`signed`

`1>>1 == 1>>31 == 0`

`(-1)>>1 == (-1)>>31 == -1`

### Cyclical shift

#### Cyclical shift without carry bit

Another form of the bitwise shift is the *cyclic shift* (engl. *Circular shift* ) or *bitwise rotation* . In this operation, the bits “rotate” as if the left and right ends were connected. The bit that is shifted in has the same value as the bit that is shifted out of the register. This operation preserves all existing bits and is used in some digital cryptography processes, for example the AES process , also called "Rijndael" by and after its developers. It is used in the shift cipher in its elementary form, but not at the bit level but on the basis of an alphabet .

#### Cyclical shift with carry bit

*Cyclic shift with **carry bit* (Eng. *Rotate through carry* ) works similarly to cyclic shift without *carry bit* , but the two ends of the register are treated as if they were separated by the carry bit. The carry bit is shifted into the register, the bit shifted out of the register becomes the new carry bit.

A single cyclic shift with a carry bit can simulate a logical or arithmetic shift by one place if the carry bit is set accordingly beforehand. For example `0`

, if the carry bit contains one , the shift to the right corresponds to an arithmetic shift to the right. For this reason, some microprocessors such as the PICmicro only implement commands for the two cyclic shift operations; there are no special commands for arithmetic or logical shifts.

Cyclic shifting with carry bits is particularly useful when shifting numbers that are larger than the word length of the processor, because the number is then stored in two registers and the bit shifted out of one register must be shifted into the other register. In the case of cyclical shifting with a carry bit, this bit is "stored" in the carry bit with the first shift and passed on with the next shift, without the need for additional instructions.

### Shift operators in programming languages

#### C and C ++

In C, C ++, and related languages, the displacement operators are represented by `<<`

and `>>`

. The number of shifts is transferred as the second operand. Example:

```
x = y << 2;
```

assigns `x`

the result of the bit-wise shift of `y`

two places to the left to the variable . This leads to the same result as `x = y * 4`

.

In C and C ++, unsigned value calculations use logical shifts; Calculations with signed values behave depending on the implementation ( *implementation-defined behavior* ), provided the right operand is negative, the sign changes due to a left shift or a negative value is subjected to a right shift.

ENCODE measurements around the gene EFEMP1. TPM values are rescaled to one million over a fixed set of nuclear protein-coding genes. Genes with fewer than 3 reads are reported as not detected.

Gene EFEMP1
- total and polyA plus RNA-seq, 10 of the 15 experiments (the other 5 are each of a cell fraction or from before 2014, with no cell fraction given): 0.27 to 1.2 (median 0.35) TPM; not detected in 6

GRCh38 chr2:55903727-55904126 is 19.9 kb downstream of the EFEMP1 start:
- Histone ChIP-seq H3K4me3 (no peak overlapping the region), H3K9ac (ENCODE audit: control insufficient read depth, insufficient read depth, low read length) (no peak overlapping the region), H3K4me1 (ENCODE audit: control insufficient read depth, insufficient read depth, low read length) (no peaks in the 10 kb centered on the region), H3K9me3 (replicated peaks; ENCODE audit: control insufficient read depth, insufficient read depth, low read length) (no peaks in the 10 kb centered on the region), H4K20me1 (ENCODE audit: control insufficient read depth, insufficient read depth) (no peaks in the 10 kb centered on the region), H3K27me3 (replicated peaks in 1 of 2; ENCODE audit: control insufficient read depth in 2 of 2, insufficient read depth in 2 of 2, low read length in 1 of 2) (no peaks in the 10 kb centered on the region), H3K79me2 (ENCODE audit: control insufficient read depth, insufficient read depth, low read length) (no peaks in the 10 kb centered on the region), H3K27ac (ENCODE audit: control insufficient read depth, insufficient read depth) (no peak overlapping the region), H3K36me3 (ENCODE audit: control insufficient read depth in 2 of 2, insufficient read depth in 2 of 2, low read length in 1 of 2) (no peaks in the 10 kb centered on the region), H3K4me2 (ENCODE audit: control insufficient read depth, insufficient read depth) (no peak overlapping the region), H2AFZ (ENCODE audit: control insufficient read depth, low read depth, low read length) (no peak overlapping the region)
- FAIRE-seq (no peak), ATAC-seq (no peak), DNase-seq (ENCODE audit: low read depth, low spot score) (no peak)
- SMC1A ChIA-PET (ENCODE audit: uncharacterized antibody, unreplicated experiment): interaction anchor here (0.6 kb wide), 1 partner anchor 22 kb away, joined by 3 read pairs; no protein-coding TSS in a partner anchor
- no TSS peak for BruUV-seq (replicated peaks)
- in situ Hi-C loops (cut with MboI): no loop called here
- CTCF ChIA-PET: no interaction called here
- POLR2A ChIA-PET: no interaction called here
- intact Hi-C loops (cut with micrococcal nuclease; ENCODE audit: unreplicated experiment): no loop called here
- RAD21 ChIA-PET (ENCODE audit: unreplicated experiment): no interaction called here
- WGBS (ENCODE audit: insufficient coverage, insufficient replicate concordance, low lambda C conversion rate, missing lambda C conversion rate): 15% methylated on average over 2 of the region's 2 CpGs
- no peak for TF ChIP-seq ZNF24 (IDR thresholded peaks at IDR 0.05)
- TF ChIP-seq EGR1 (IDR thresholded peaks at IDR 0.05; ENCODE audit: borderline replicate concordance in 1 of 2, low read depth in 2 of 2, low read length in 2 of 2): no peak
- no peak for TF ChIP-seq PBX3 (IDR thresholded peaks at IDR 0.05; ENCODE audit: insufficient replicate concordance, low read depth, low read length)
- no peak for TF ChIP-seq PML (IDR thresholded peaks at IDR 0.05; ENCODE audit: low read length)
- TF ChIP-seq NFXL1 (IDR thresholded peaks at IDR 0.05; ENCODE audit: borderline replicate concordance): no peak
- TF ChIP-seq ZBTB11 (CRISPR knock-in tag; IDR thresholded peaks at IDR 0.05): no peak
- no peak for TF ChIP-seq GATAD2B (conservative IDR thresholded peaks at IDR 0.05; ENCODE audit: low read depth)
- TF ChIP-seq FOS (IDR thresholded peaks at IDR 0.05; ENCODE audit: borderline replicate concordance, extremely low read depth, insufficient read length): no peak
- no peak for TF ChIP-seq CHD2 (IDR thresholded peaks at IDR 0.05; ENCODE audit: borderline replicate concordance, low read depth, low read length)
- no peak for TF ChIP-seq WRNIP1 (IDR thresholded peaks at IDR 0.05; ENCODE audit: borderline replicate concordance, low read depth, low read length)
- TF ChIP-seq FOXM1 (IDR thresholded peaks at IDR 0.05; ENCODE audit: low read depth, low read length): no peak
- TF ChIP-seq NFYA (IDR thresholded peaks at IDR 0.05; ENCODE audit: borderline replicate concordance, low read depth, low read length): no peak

The result is also *undefined* according to the C and C ++ language standard if the number of bit shifts is greater than or equal to the bit width of the arithmetic architecture. For example, if you are working on a 32-bit architecture of Intel processors (IA32), a shift by 32 digits often does not change the result at all. H. for `x = y << 32`

results `x == y`

. The reason is in the way the compilers translate the shift operation into machine code. Most processors have direct instructions for shifting bits, with the number of shifts being encoded in the machine instruction only to a limited extent. For IA32 are e.g. B. 5 bit positions are provided to store the number of shifts. Therefore, only shifts in the range 0 to 31 can be performed correctly. Corresponding restrictions may also exist for other architectures and data types.

#### Java

In Java , all integer data types are signed, and the `<<`

and operators `>>`

perform arithmetic shifts. In Java there is also the operator `>>>`

that performs a logical right shift. Since logical and arithmetic left shifts are identical, there is no `<<<`

operator.

#### ARM assembler

In ARM assembler that displacement by operators are `LSL`

( **L** ogical **S** hift **L** eft) `LSR`

( **L** ogical **S** hift **R** ight) and `ASR`

( **A** rithmetic **S** hift **R** ight), respectively. For the cyclic shifts, there are two commands `ROR`

( **RO** tate **R** ight without carry) and `RRX`

( **R** Otate **R** ight e **X** tended, with carry).

## Applications

Although computers often have built-in efficient instructions for performing arithmetic and logical operations, all of these operations can also be performed by combinations of bitwise operators and zero comparisons. The following pseudocode shows, for example, as any two integers `a`

and `b`

using only shifts and adds can be multiplied:

c := 0solangeb ≠ 0falls(bund1) ≠ 0 c := c + a schiebe a um 1 nach links schiebe b um 1 nach rechtsreturnc

The code performs a written multiplication in the binary system, but in the unusual order from back to front (starting with the last digit of `b`

).

See also: Written multiplication in the binary system

## See also

## Web links

- Division by bitwise shift (English)

## Individual evidence

- ↑ ISO / IEC standard "C programming language" , Section 6.5.7 # 5 (English)
- ↑ A7.8 Shift Operators, Appendix A. Reference Manual, The C Programming Language
- ↑ SAL, SAR, SHL, SHR - Shift, Chapter 4. Instruction Set Reference, IA-32 Intel Architecture Software Developer's Manual